Can I Work Through My Lunch Break In California?

Often, California law employee lunch breaks lead to misunderstandings between the employer and the employee. An employment lawyer could help if you have issues during your lunch break. Your questions about California food and rest breaks will be gladly answered because we take client communication seriously.

California Requirements for Meal Breaks

In California, if an employee works more than 5 hours a day, the employer must provide a 30-minute meal break. If the employee works more than 10 hours daily, the employer must provide a second 30-minute meal break. However, if the workday is no more than 12 hours, the second meal break can be waived at the employee’s request.Meal breaks must be provided by 5 hours into the shift. For example, if an employee’s shift starts at 8 am, the first meal break must be provided no later than 1 pm. The second meal break must be provided no later than 10 pm.Employees are not required to take their meal breaks, but if they do take them, they must be completely free from work duties during that time. This means that the employer cannot require employees to eat their meals at their desks or station, and employees should refrain from performing work-related tasks during their meal breaks.If an employer fails to provide adequate meal breaks, the employee may be entitled to one hour of pay for each workday that a violation occurred.

California Rules for Skipping Meal Breaks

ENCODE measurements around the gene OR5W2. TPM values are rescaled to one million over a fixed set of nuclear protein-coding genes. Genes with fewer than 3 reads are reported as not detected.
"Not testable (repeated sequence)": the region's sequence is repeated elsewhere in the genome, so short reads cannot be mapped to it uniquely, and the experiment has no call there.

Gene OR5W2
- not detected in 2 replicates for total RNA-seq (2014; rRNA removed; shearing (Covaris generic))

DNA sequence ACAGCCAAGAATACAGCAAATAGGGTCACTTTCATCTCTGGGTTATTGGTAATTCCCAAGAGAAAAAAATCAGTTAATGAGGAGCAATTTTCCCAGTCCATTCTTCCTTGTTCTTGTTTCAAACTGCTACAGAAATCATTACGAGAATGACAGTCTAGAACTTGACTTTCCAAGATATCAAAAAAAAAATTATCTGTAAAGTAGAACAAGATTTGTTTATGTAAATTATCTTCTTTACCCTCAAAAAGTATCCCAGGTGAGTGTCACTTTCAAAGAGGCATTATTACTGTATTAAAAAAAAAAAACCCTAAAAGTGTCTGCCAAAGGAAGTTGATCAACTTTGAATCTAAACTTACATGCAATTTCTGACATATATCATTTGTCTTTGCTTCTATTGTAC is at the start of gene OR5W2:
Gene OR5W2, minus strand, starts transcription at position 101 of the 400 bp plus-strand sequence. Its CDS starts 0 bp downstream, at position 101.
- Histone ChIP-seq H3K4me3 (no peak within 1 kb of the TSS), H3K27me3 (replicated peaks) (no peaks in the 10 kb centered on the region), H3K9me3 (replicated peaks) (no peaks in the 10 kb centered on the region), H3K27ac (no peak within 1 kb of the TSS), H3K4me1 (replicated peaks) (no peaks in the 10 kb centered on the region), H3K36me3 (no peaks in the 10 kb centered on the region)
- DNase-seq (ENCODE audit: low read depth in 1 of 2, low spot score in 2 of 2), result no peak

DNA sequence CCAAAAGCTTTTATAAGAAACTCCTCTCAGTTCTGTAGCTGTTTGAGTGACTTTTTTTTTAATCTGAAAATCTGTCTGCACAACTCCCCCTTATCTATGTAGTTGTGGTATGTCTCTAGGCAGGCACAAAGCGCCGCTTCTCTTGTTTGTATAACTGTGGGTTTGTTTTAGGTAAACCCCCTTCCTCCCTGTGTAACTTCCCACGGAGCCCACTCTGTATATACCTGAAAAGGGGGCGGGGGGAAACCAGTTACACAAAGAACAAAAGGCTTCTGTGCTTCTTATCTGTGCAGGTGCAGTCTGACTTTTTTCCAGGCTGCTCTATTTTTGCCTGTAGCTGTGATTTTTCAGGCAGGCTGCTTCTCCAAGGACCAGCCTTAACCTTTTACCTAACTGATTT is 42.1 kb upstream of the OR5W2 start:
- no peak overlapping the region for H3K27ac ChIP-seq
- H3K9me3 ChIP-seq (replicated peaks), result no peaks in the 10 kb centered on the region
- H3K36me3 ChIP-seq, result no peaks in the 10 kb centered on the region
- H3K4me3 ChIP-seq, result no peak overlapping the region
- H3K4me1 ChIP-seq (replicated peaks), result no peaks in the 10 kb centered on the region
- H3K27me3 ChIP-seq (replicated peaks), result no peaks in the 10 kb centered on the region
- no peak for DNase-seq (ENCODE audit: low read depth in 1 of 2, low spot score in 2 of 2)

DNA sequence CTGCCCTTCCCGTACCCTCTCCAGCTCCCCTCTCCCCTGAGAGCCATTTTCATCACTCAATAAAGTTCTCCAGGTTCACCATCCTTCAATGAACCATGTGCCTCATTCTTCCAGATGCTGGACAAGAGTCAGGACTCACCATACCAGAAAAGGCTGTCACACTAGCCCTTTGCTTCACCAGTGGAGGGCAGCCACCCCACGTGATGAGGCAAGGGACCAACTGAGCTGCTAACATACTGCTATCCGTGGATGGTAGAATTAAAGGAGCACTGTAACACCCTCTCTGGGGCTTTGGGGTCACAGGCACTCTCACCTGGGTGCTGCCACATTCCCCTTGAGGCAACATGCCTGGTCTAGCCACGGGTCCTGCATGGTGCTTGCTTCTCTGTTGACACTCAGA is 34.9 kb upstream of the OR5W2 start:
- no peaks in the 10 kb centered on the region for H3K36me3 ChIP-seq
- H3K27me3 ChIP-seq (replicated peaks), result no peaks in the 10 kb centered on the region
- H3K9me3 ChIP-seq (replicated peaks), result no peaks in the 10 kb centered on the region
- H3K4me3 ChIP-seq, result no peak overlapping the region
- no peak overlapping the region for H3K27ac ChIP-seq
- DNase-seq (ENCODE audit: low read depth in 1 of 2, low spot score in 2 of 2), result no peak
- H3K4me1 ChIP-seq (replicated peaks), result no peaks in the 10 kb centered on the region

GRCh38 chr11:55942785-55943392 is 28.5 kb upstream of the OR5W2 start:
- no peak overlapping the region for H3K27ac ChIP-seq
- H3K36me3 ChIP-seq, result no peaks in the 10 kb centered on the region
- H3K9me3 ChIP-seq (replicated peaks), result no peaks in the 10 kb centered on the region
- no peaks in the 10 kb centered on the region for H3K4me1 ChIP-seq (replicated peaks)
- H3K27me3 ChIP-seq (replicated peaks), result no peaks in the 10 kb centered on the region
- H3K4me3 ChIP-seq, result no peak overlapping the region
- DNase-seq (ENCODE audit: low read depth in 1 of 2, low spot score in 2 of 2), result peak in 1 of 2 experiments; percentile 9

As an employee in California, you have the right to take a 30-minute meal break if you work more than 5 hours daily. You can skip your meal break if you work fewer than 6 hours a day and if you and your employer agree.If you choose to take a meal break, you must be completely relieved from duty for at least 30 minutes. This means you can only work during your meal break if you’re doing something simple like checking your email.If your employer does not allow you to take a meal break or does not allow you to do so, they may be violating California unpaid lunch break law. If this is the case, you may be entitled to compensation for missed meal breaks.If you work in California, you may wonder if you can work through your lunch break. The answer is yes, but some conditions must be met for this to be allowed. Your employer must agree to it, and you must be paid for the extra hours worked. Working through your lunch break is perfectly legal in California if both conditions are met.


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